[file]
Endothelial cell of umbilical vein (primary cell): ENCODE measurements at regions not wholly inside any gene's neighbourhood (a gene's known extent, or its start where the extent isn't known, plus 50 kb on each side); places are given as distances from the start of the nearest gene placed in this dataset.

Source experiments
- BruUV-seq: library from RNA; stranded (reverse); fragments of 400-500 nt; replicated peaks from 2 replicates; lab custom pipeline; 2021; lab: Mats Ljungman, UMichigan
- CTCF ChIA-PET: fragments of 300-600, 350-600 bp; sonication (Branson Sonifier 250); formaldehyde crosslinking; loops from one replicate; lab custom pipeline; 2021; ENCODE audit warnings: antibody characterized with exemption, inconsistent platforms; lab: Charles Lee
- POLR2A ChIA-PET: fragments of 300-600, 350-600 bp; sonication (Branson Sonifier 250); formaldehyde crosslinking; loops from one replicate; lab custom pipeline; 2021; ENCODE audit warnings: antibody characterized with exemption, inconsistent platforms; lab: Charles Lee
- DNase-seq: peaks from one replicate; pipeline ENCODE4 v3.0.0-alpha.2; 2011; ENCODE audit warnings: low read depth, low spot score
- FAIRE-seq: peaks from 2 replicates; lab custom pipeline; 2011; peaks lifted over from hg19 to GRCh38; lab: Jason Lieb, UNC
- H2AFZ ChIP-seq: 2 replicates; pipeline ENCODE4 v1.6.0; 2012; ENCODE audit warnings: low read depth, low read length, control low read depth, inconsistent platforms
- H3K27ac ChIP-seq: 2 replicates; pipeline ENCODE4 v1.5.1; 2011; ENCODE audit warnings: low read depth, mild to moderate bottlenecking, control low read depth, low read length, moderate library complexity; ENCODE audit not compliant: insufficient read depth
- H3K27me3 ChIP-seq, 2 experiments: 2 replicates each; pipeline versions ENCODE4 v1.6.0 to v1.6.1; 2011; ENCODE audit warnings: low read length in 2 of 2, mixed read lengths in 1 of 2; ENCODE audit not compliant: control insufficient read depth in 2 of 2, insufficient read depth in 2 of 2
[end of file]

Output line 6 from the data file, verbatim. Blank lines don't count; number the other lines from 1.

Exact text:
- DNase-seq: peaks from one replicate; pipeline ENCODE4 v3.0.0-alpha.2; 2011; ENCODE audit warnings: low read depth, low spot score